Some of these effects will be embedding spell charges in weapons/armour, giving stat bonuses to the wearer of the clothing, and specific effects only available through magical crafting.

Temporary enchants of various sorts similar to the permanent varieties will also be made available for use on equipment.

Thaumic Pollution

Background magic. Ambient mana. Thaumic radiation.

According to my original magic docs:

Every time a spell is cast, magical energy is released into the atmosphere around the caster. This ambient mana remains present for a while before being absorbed back into the opposing plane. Ambient mana typically has the effect of reducing ease/reliability of further spells, but can potentially be tapped into for useful benefits (which benefits have yet to be discovered).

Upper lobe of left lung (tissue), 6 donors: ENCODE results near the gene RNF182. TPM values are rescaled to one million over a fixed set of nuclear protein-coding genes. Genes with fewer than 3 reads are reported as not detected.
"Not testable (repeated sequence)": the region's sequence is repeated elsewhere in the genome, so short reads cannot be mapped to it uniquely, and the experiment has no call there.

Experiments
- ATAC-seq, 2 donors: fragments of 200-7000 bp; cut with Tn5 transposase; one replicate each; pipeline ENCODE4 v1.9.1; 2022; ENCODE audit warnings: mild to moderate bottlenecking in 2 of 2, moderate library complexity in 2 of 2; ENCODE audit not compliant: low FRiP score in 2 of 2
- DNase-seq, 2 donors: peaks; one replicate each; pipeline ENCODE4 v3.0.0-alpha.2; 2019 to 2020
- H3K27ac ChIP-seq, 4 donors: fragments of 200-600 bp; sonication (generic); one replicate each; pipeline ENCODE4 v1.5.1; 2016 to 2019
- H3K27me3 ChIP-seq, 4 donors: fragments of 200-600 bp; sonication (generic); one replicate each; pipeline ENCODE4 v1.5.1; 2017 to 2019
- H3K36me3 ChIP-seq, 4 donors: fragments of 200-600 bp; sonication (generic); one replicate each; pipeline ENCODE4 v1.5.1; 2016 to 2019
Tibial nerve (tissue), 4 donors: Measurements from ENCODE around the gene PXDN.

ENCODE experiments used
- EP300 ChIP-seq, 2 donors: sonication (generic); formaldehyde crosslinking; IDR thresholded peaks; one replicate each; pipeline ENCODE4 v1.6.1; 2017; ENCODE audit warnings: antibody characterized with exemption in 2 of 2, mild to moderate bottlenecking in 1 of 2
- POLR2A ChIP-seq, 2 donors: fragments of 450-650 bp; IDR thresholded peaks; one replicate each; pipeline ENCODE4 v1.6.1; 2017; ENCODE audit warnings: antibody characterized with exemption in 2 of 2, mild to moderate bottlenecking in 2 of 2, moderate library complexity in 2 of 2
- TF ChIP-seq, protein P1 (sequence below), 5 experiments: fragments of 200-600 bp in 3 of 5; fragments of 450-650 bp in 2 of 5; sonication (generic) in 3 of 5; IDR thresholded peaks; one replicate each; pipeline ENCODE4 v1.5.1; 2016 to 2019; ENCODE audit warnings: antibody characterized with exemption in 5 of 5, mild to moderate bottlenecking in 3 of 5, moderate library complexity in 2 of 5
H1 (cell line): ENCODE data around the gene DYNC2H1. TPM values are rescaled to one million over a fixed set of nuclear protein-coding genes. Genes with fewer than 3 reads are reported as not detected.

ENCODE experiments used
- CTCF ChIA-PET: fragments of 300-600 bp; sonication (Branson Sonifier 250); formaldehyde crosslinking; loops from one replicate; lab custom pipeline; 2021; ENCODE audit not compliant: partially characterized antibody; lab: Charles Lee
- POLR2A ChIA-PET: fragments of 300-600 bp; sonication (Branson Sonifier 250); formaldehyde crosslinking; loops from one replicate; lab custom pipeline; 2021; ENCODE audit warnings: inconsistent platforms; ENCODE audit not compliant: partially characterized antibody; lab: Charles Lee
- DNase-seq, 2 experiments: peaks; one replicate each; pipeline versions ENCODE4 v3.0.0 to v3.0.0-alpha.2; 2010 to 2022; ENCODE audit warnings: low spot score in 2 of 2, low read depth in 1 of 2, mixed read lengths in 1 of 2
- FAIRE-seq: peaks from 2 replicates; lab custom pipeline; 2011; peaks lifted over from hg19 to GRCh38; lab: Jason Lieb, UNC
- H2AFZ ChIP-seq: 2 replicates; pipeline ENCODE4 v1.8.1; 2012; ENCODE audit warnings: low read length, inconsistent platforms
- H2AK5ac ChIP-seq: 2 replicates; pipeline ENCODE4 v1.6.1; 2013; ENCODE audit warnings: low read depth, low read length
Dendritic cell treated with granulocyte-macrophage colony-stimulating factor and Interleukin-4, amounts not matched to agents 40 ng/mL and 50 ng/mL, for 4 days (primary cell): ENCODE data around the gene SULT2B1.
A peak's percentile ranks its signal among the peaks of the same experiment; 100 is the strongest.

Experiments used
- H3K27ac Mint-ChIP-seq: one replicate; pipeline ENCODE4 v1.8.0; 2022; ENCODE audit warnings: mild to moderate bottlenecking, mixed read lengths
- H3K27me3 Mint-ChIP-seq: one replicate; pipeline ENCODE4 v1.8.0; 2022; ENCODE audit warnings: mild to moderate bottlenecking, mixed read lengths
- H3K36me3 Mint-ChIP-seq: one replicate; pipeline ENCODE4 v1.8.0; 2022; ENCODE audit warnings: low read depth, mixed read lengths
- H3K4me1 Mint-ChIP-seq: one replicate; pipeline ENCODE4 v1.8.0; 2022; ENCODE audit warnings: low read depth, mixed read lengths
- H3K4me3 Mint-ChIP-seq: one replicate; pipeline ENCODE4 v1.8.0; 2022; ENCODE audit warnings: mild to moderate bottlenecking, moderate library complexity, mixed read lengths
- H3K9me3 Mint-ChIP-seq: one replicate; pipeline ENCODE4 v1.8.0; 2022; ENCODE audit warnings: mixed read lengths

This system is going to change the whole face of the magic system in a big way.

Each and every time you spend mana, it adds to the room’s background radiation level. Every time you suffer mana burn, it adds even more. Also worth mention is the act of channeling mana into another player or into a container. In these situations, mana is typically not leaked into the environment in measurable quantities.

Background magic levels generally have the effect of making any magic more difficult to perform (slowly increasing costs and skill dc’s).

In addition, they also have an effect on the results of spells that one does manage to cast – depending on mana types involved. Namely, if there is a high level of fire mana in an environment, fire spells will have larger effects and ice spells will be diminished. The same holds true for all other sets of opposing planes.